Beijing on Wednesday reprised bogus claims that COVID-19 might have come from a Maryland lab after FBI Director Christopher A. Wray said publicly Tuesday that federal investigators believe the pandemic likely started with a lab leak in Wuhan, China.
Chinese Foreign Ministry spokesman Mao Ning insinuated the source of the outbreak, which has killed nearly 7 million people worldwide, was Fort Detrick or another site as U.S. agencies remain split on whether the virus came from nature or spilled out of the Wuhan Institute of Virology.
“More and more clues from the international science community are pointing the origins of [the] virus to sources around the world. Many have raised questions and concerns about U.S. bio-military bases at Fort Detrick and around the world,” Ms. Mao said in a translated version of her remarks at a daily press conference. “The U.S. should work with the [World Health Organization] to invite experts from the world to the U.S. for origins-tracing study as soon as possible, and share the research result with the international community in a timely, open and transparent manner.”
She also said a joint WHO-China mission concluded the lab-leak theory was unlikely.
China tried to deflect pressure after revelations the U.S. Department of Energy concluded with low confidence that the virus originated from a lab leak. The FBI reached a similar conclusion with “moderate confidence” in 2021, and Mr. Wray acknowledged it publicly late Wednesday in a Fox News interview. He also slammed Beijing for stonewalling international efforts to find out what happened.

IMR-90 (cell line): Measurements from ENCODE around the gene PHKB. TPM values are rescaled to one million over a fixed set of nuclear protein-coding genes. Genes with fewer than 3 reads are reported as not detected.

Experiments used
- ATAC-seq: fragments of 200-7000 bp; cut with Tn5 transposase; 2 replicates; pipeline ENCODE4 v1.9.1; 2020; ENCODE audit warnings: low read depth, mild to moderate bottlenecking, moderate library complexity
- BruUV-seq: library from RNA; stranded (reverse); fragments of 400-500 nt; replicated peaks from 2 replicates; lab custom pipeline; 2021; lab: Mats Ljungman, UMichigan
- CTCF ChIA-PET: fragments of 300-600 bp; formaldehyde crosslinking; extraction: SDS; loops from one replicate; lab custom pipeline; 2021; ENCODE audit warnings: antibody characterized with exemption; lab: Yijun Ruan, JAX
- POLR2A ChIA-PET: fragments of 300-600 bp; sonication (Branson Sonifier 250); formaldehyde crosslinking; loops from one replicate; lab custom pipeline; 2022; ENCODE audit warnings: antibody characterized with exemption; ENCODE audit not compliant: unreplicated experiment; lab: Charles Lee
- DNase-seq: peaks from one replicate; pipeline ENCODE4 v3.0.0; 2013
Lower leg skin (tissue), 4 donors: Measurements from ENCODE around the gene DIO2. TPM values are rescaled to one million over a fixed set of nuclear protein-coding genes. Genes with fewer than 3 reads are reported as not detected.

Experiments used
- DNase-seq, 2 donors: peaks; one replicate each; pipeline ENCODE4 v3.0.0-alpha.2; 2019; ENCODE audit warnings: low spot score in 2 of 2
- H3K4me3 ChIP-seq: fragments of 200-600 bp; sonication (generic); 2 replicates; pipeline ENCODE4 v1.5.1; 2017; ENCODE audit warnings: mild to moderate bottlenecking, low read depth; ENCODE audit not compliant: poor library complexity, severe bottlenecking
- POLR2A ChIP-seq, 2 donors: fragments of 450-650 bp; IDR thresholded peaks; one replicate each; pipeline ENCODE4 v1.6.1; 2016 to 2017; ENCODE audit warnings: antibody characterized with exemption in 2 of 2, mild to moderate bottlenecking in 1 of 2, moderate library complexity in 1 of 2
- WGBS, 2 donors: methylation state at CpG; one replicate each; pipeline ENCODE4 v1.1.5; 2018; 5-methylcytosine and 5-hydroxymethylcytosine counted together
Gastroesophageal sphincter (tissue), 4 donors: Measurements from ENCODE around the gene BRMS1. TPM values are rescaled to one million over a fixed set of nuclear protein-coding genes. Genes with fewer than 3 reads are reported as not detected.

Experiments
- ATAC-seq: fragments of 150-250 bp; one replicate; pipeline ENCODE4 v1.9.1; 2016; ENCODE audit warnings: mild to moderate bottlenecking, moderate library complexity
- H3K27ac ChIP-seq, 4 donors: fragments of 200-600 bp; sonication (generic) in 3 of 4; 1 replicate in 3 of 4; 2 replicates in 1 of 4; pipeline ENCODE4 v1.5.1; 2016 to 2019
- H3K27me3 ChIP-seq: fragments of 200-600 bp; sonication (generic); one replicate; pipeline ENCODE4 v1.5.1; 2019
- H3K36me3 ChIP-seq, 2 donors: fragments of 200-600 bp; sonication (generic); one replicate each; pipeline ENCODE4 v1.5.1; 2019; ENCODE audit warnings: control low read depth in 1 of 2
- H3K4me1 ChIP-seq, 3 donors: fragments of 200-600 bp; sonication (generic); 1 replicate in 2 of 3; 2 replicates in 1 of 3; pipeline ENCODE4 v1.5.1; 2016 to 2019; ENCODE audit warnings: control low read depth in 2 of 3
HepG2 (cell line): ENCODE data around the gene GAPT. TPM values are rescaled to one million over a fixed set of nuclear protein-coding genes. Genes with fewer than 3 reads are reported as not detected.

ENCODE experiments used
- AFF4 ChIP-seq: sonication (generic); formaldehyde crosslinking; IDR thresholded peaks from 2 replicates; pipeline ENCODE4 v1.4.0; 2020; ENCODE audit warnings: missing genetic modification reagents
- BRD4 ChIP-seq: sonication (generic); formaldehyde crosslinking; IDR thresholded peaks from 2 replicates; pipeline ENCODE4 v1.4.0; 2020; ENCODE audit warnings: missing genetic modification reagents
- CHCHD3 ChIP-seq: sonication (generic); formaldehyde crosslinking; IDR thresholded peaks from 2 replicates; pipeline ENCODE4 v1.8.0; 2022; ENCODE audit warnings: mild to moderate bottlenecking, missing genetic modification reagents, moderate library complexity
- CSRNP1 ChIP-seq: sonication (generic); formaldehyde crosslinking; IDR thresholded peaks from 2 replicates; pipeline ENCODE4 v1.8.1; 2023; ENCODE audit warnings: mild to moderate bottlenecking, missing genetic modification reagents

“I will just make the observation that the Chinese government, it seems to me, has been doing its best to try to thwart, and obfuscate the work here, the work that we’re doing, the work that our U.S. government and close foreign partners are doing. And that’s unfortunate for everybody,” Mr. Wray said.
U.S. officials say they need to know the origins of the virus to prevent future outbreaks. Republican lawmakers have called for some kind of punishment for China and accused Democrats and government scientists of being too quick to downplay the lab theory in favor of a natural-spillover theory.
The virus, which burst into view in Wuhan in late 2019, was initially blamed on a wet market in the central Chinese city but then some in the U.S. government and scientific community questioned that premise.
Beijing, meanwhile, is accusing the American side of playing politics with a scientific issue.
“China strongly opposes political manipulation of the origins-tracing issue in any form. Putting the intelligence community in charge for a matter of science is a clear sign that the issue has been politicized, Ms. Mao said. “Given the U.S. intelligence community’s track record of making up stories, there is little, if any, credibility in their conclusions. The U.S. will not succeed in discrediting China by rehashing the lab leak theory, but will only hurt the US’s own reputation.”
• Dave Boyer contributed to this report.
For more information, visit The Washington Times COVID-19 resource page.
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